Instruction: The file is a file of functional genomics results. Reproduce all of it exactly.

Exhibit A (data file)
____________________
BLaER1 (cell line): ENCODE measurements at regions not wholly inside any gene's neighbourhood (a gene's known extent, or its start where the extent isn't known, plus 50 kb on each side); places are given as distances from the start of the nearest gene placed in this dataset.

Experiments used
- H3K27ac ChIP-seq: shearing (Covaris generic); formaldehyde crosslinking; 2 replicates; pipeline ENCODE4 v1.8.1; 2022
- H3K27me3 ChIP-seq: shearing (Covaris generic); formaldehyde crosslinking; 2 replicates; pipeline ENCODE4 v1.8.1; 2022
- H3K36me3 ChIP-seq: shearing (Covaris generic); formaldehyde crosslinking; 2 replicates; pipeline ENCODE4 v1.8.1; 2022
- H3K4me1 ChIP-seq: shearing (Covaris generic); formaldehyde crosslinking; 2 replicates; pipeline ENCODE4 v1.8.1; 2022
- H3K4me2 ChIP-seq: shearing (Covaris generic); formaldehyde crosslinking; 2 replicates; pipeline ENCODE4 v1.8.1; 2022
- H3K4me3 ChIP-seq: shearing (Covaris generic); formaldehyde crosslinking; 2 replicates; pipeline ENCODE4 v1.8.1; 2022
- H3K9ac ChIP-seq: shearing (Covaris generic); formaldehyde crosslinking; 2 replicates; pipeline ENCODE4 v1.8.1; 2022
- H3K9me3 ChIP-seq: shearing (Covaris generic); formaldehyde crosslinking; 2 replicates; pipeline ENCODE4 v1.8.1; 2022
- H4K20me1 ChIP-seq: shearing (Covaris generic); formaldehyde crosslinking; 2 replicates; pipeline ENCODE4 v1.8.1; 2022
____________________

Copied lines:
BLaER1 (cell line): ENCODE measurements at regions not wholly inside any gene's neighbourhood (a gene's known extent, or its start where the extent isn't known, plus 50 kb on each side); places are given as distances from the start of the nearest gene placed in this dataset.

Experiments used
- H3K27ac ChIP-seq: shearing (Covaris generic); formaldehyde crosslinking; 2 replicates; pipeline ENCODE4 v1.8.1; 2022
- H3K27me3 ChIP-seq: shearing (Covaris generic); formaldehyde crosslinking; 2 replicates; pipeline ENCODE4 v1.8.1; 2022
- H3K36me3 ChIP-seq: shearing (Covaris generic); formaldehyde crosslinking; 2 replicates; pipeline ENCODE4 v1.8.1; 2022
- H3K4me1 ChIP-seq: shearing (Covaris generic); formaldehyde crosslinking; 2 replicates; pipeline ENCODE4 v1.8.1; 2022
- H3K4me2 ChIP-seq: shearing (Covaris generic); formaldehyde crosslinking; 2 replicates; pipeline ENCODE4 v1.8.1; 2022
- H3K4me3 ChIP-seq: shearing (Covaris generic); formaldehyde crosslinking; 2 replicates; pipeline ENCODE4 v1.8.1; 2022
- H3K9ac ChIP-seq: shearing (Covaris generic); formaldehyde crosslinking; 2 replicates; pipeline ENCODE4 v1.8.1; 2022
- H3K9me3 ChIP-seq: shearing (Covaris generic); formaldehyde crosslinking; 2 replicates; pipeline ENCODE4 v1.8.1; 2022
- H4K20me1 ChIP-seq: shearing (Covaris generic); formaldehyde crosslinking; 2 replicates; pipeline ENCODE4 v1.8.1; 2022